Managing pain in patients with pancreatic cancer can be extremely challenging. There are a multitude of oral, sublingual, and transdermal medications available for treating this pain; however, their use is sometimes limited by side effects, cost, or polypharmacy. One such group of medications often limited by side effects includes opioid analgesics, which are frequently used to treat pain in patients with pancreatic cancer. Although opioid analgesics can provide adequate pain relief in some patients, many develop nausea, vomiting, constipation, and other deleterious side effects as the doses are increased. As the utility of endoscopy continues to expand, celiac plexus neurolysis (CPN) represents a unique approach to treating the severe pain associated with pancreatic cancer.

The celiac plexus represents a group of nerves located in the abdomen that innervate the pancreas and play a role in transmitting the pain associated with pancreatic cancer to the brain. CPN can be accomplished via several different routes: endoscopically, surgically, or percutaneously. Prior to any procedure, it is important to perform a comprehensive medication reconciliation, particularly about use of anticoagulant and antithrombotic medications that may place the patient at increased risk of bleeding.

Endoscopic ultrasound (EUS) helps identify the celiac plexus and allows for the direct administration of an anesthetic, bupivacaine, and concentrated alcohol (typically > 95%), which has bactericidal properties. During the procedure, patients should be closely monitored for signs and symptoms that are associated with hypotension, which can occur with EUS-CPN secondary to the sympathetic nerve blockade that is caused by the aforementioned agents. Occasionally, the alcohol is replaced by a steroid injection such as triamcinolone, at which point prophylactic antibiotics are sometimes administered.

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Several meta-analyses have reported adequate pain control with EUS-guided CPN. Two of these analyses reported between 73% and 80% efficacy in controlling abdominal pain in patients with pancreatic cancer undergoing EUS-CPN.1,2 Onset of pain relief can be relatively rapid, however, patients can occasionally experience increased abdominal pain immediately after the procedure.3 The duration of pain relief is variable, ranging from weeks to as long as 3 months. One study by Wyse and colleagues showed that patients had greater pain relief at 1 month compared with 3 months.4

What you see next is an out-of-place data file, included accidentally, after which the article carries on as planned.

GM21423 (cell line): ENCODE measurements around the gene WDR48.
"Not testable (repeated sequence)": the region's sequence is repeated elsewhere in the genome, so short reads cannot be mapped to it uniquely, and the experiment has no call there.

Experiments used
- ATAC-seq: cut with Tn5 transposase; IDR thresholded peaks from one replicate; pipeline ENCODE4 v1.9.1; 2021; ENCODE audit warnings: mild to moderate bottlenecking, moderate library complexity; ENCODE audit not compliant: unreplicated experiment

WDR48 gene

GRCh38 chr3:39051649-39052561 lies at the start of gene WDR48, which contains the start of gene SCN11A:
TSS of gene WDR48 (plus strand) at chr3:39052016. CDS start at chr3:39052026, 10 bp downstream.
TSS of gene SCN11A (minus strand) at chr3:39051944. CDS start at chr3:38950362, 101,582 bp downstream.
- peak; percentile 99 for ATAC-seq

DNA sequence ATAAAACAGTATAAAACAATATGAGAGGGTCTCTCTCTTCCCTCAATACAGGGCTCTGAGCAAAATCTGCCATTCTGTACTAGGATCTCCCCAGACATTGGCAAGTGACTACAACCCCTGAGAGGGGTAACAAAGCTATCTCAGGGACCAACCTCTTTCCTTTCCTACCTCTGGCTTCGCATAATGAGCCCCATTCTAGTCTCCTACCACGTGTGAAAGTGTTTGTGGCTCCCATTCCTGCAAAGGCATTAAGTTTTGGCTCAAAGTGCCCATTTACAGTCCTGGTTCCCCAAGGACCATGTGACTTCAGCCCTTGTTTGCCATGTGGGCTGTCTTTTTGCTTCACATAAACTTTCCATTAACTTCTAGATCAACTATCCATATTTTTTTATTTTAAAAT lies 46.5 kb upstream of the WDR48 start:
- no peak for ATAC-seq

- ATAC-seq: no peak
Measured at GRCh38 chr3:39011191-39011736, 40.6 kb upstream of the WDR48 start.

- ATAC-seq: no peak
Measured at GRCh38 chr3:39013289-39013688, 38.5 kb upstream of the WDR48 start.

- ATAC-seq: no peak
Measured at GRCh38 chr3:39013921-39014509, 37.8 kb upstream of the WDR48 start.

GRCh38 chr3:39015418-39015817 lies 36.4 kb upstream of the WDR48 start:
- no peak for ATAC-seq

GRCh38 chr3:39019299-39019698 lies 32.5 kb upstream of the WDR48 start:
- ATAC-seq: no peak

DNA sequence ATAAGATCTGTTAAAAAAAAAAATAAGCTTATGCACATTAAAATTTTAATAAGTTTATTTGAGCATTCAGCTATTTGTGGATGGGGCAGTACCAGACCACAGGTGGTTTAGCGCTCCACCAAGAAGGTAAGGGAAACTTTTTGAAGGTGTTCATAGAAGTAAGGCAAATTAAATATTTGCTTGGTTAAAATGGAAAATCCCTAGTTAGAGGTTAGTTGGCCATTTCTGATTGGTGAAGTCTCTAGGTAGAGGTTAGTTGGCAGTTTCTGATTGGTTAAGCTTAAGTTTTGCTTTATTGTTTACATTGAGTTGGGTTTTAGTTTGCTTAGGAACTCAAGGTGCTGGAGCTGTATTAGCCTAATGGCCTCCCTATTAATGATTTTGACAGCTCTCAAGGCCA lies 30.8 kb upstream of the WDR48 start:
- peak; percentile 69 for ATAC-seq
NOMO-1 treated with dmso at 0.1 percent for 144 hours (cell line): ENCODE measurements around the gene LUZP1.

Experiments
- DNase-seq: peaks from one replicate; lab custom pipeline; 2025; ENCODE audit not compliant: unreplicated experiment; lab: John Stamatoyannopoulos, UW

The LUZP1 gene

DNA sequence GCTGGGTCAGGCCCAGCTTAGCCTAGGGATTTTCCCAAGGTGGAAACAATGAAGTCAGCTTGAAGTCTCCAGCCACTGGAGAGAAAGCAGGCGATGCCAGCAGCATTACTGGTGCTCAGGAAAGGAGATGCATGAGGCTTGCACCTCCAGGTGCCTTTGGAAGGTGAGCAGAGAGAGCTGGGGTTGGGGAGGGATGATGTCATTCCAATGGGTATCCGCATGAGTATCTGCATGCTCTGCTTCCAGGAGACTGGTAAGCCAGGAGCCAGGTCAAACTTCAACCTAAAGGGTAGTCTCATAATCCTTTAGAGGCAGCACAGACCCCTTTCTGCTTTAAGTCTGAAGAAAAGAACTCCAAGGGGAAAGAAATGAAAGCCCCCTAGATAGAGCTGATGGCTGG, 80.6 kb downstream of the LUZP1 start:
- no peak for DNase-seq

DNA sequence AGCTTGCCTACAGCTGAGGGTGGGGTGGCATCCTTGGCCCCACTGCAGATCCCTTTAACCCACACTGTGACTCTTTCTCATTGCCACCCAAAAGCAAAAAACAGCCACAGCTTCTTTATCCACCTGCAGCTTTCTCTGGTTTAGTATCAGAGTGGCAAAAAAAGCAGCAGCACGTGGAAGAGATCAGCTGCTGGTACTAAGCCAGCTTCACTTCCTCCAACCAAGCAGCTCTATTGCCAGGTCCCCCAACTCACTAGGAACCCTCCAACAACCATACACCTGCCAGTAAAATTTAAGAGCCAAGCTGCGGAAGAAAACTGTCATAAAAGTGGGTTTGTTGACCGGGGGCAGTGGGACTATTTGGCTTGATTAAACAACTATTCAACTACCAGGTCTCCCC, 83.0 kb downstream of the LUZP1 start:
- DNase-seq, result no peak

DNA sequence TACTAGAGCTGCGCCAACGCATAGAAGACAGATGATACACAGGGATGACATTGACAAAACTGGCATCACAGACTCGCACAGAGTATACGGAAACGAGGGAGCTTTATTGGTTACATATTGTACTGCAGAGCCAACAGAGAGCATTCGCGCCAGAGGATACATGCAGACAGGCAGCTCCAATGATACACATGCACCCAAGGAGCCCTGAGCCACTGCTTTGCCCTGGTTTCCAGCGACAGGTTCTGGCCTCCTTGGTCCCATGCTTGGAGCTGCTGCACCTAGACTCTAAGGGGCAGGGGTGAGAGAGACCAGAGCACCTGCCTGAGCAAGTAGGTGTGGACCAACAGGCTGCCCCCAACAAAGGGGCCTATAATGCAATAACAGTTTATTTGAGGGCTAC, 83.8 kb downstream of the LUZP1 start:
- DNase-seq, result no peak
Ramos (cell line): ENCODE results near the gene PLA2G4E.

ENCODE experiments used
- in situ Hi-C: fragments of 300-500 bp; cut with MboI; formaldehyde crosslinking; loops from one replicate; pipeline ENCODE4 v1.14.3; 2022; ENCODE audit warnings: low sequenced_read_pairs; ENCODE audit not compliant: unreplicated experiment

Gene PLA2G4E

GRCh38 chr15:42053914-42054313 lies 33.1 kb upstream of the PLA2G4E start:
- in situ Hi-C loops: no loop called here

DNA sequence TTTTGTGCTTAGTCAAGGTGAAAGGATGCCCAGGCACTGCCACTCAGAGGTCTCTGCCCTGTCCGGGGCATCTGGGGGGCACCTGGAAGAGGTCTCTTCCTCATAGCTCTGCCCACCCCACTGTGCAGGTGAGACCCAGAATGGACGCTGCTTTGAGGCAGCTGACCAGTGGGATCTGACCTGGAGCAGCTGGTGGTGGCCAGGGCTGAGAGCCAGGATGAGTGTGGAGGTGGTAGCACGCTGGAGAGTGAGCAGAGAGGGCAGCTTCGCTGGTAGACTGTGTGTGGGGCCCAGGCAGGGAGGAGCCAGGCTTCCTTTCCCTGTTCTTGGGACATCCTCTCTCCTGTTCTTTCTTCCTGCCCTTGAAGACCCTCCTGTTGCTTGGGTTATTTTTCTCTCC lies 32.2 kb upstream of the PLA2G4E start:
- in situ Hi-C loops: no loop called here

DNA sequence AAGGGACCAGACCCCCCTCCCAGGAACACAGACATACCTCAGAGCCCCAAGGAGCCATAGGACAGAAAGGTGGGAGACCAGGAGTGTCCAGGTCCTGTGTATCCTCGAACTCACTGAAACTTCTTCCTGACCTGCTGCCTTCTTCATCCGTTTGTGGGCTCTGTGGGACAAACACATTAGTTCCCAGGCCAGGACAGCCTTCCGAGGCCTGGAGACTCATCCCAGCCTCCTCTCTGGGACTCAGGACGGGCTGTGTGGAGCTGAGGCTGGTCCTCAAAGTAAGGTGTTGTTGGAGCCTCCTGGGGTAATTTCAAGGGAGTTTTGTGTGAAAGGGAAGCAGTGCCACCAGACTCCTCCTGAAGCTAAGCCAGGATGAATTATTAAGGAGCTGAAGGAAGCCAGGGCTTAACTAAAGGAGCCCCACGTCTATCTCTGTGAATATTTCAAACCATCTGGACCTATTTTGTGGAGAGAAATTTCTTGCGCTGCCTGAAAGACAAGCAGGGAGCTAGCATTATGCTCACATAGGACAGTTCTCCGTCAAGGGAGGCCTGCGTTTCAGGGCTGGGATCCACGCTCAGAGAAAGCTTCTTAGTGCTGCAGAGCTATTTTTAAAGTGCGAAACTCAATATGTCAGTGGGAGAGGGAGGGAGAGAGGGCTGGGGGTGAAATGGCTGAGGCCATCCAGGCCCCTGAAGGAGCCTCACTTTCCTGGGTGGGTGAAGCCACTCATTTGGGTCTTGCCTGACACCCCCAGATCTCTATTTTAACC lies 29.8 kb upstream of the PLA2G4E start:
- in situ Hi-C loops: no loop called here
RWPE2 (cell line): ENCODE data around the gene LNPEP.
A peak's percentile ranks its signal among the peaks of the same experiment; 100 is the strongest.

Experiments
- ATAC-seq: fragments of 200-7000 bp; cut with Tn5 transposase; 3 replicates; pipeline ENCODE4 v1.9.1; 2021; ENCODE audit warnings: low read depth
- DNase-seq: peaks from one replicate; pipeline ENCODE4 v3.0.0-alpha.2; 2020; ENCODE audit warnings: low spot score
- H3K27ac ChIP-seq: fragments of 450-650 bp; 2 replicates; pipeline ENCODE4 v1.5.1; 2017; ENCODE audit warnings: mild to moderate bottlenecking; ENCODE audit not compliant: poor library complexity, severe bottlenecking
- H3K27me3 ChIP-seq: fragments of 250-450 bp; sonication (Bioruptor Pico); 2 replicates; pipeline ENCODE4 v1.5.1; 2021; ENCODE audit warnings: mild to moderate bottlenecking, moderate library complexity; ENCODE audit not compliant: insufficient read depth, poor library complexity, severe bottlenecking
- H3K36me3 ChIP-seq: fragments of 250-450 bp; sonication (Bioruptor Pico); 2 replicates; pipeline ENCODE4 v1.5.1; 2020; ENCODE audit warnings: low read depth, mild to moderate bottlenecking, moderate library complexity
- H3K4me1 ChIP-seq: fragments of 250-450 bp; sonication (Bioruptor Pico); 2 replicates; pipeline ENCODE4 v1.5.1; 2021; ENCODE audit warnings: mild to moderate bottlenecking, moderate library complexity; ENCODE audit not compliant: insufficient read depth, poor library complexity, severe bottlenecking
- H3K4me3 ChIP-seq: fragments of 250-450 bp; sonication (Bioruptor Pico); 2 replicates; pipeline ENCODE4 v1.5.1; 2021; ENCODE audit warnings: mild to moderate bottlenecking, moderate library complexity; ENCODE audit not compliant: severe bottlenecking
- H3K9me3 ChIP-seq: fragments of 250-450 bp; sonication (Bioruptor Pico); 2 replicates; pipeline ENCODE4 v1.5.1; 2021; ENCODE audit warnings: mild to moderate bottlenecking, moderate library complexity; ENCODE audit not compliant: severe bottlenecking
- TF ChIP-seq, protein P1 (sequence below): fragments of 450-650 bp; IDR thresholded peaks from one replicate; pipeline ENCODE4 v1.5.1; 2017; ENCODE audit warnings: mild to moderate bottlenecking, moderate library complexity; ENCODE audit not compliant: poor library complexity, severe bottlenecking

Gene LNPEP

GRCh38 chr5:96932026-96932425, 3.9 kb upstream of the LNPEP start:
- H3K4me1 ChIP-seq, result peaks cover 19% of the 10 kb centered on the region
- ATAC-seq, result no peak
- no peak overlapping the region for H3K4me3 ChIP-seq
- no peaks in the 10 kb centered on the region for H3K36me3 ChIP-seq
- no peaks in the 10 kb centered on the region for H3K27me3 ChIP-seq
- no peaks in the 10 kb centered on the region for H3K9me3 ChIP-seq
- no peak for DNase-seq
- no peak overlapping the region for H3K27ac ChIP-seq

Severe complications after EUS-CPN are rare but can include infection and bleeding. Relatively benign complications include temporary hypotension, diarrhea, and postprocedural pain. Infections are typically not common and prophylactic antibiotics are not routinely recommended because the highly concentrated alcohol injected is bactericidal.

Unfortunately, there are no head-to-head studies comparing the various routes of CPN and their outcomes. Future studies comparing the different routes of administering CPN may prove useful in optimizing patient outcomes. Still, EUS provides a unique way to perform CPN, while at the same time playing a diagnostic role by providing a way to obtain tissue samples for pathology. 


  1. Kaufman M, Singh G, Das S, et al. Efficacy of endoscopic ultrasound-guided celiac plexus block and celiac plexus neurolysis for managing abdominal pain associated with chronic pancreatitis and pancreatic cancer. J Clin Gastroenterol. 2010;44(2):127-134.
  2. Puli SR, Reddy JB, Bechtold ML, et al. EUS-guided celiac plexus neurolysis for pain due to chronic pancreatitis or pancreatic cancer pain: a meta-analysis and systematic review. Dig Dis Sci. 2009;54(11):2330-2337.
  3. Levy MJ, Topazian MD, Wiersema MJ, et al. Initial evaluation of the efficacy and safety of endoscopic ultrasound-guided direct Ganglia neurolysis and block. Am J Gastroenterol. 2008;103(1):98-103.
  4. Wyse JM, Carone M, Paquin SC, et al. Randomized, double-blind, controlled trial of early endoscopic ultrasound-guided celiac plexus neurolysis to prevent pain progression in patients with newly diagnosed, painful, inoperable pancreatic cancer. J Clin Oncol. 2011; 29(26):3541-3546.